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Concert Programme for the 2016-2017 season

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Saturday 8th October 2016 − 8pm St John’s College Chapel
Choral Concert: Mozart and Haydn
BEETHOVEN: Sonata in C
HAYDN: Insanae et Vanae Curae
MOZART: Church Sonata in F
MOZART: Laudate Dominum
MOZART: Church Sonata in D
MOZART: Ave Verum Corpus
MOZART: Church Sonata in B♭
HAYDN: Mass in B♭ ‘Little Organ Mass’
Soloists: Eleanor Broomfield (Soprano), Harry Sever (Organ), Steve Bingham (Violin)

The Cambridge Philharmonic Chorus starts the season with an evening of classical favourites in the beautiful setting of St John’s College Chapel. The exciting motet Insanae et Vanae Curae (Insane and stupid worries flood our mind) was a resounding success in 1775 when it was originally part of Haydn’s first oratorio Il ritorno di Tobia. Just a couple of years later, Haydn himself played the organ for the first performance of his Mass in B-flat, affectionately known as the Little Organ Mass. Mozart’s Ave Verum Corpus was written for Anton Stoll – a friend of both Mozart’s and Haydn’s – and is one of the extraordinary number of works composed in Mozart’s last year.

“I have often been flattered by my friends with having some genius, but he was much my superior.” Haydn on Mozart

Related links: Programme (PDF 714 kB); Review (Cambridge News)
Saturday 22nd October 2016 − 7.30pm West Road Concert Hall, Cambridge
Symphonic Dances
MAHLER: Totenfeier
SHOSTAKOVICH: Violin Concerto No. 1 − Soloist: Matthew Trusler
RACHMANINOV: Symphonic Dances

Matthew Trusler returns to the Cambridge Phil with the searing first violin concerto of Shostakovich. Written in 1947-48, but not published until after Stalin’s death, the work is a four- movement virtuoso marathon for the soloist. Even the work’s dedicatee, David Oistrakh, found it a challenge: he had to beg Shostakovich to give the introduction of the finale to the orchestra so that “at least I can wipe the sweat off my brow” after the third movement cadenza!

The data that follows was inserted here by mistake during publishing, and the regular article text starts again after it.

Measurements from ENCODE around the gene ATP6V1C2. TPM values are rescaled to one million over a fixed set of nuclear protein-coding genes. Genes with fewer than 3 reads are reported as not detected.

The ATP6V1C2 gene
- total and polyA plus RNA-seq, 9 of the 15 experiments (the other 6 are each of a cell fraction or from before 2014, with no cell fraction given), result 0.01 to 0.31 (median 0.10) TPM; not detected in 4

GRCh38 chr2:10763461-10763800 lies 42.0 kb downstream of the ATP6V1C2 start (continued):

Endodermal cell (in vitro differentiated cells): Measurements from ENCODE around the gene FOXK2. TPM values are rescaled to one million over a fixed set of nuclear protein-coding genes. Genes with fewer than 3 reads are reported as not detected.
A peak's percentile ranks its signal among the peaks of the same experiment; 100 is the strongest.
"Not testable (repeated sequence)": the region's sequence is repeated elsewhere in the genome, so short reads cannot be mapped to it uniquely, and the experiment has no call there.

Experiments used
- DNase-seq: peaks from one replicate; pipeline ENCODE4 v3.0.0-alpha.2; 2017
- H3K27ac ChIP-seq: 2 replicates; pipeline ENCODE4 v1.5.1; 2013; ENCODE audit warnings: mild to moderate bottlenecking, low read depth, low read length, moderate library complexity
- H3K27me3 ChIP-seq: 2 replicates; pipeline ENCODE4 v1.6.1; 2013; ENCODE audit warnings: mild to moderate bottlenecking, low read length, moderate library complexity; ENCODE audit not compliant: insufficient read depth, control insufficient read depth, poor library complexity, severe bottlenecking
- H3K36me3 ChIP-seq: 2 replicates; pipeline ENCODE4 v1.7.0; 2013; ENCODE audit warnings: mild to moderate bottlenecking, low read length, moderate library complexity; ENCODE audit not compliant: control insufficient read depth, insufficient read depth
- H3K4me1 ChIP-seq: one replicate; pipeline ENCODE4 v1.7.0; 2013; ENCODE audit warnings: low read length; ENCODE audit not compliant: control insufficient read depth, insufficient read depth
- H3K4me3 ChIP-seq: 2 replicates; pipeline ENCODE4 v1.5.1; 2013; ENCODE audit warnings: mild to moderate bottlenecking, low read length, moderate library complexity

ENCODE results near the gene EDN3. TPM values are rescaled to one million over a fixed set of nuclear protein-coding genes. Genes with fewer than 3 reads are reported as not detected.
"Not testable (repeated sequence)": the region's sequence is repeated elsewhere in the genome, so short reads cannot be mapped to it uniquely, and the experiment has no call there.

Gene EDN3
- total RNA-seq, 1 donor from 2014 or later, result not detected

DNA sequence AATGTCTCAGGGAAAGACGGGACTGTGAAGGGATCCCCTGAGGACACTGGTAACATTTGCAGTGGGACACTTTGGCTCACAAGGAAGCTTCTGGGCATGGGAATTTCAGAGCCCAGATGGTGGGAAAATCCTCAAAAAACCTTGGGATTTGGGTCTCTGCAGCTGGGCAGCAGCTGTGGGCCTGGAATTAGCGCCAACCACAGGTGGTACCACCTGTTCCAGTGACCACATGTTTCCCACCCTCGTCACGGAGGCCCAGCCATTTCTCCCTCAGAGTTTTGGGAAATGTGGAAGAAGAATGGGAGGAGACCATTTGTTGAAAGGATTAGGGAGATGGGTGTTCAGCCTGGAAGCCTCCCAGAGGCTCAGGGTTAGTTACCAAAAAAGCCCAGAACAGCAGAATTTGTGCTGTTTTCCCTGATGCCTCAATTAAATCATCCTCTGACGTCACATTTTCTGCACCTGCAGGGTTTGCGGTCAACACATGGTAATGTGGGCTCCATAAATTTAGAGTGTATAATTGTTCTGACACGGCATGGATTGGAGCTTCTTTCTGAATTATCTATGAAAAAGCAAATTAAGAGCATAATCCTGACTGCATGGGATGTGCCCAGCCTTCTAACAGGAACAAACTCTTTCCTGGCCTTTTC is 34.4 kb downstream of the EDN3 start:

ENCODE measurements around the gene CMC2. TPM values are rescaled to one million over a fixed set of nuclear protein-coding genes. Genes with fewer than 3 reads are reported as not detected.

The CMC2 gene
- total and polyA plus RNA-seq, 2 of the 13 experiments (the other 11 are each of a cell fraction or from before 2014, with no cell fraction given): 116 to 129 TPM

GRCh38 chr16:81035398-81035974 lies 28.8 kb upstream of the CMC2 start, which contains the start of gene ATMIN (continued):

After the success of his first symphony, Mahler immediately started work on its successor; Totenfeier is a powerful and dramatic tone poem that eventually became the first movement of his second symphony. Rachmaninov had stopped composing entirely by the late 1930s, but in the summer of 1940, felt himself compelled to write one last work. The Symphonic Dances are haunting, exhilarating and moving in equal measure. Unabashedly romantic and nostalgic they resonate with the bells and chants so beloved of the great Russian composer.

“Matthew Trusler has been attracting the kind of praise normally reserved for the young Oistrakh.” The Independent

“What I try to do when writing down my music is to make it say simply that which is in my heart.” Rachmaninov

Saturday 10th December 2016 − 7.30pm West Road Concert Hall, Cambridge
VERDI: Falstaff
Soloists: Keel Watson (Falstaff), Mark Stone (Ford), Michelle Walton (Alice), Elgan Llyr Thomas (Fenton), Margo Arsane (Nannetta), Bianca Andrew (Meg Page), Yvonne Howard (Mistress Quickly), Philip Sheffield (Caius), Peter Van Hulle (Bardolfo), Matthew Hargreaves (Pistole),

To mark the end of this year’s Shakespeare 400 celebrations, the Cambridge Philharmonic proudly presents a semi-staged concert performance of one of the greatest comic operas ever written. “Tutto nel mondo è burla!” says Sir John Falstaff: ‘all the world’s a joke!’

Award-winning young director Daisy Evans and an all-star cast, led by Keel Watson in the title role, will bring Verdi’s final opera to the West Road stage. Following critically- acclaimed, sold-out productions of The Adventures of Pinocchio, Carmen and Peter Grimes, this performance of Falstaff promises to be a highlight of the season.

“Keel Watson was born to play Falstaff.” London Evening Standard

Saturday 21st January 2017 − 2pm and 4pm West Road Concert Hall, Cambridge
So what does a conductor do, anyway?

Have you ever been to a concert and wondered what exactly it is that a conductor does? Well, this is your chance to find out!

We’ll go on a whistle-stop tour of conducting through history (did you know that there were conductors in Ancient Greece?), we'll find out how a conductor can change the sound of an orchestra without even saying a word, and we'll hear amazing music by Mendelssohn and Mahler, Bernstein and Berlioz and lots more besides.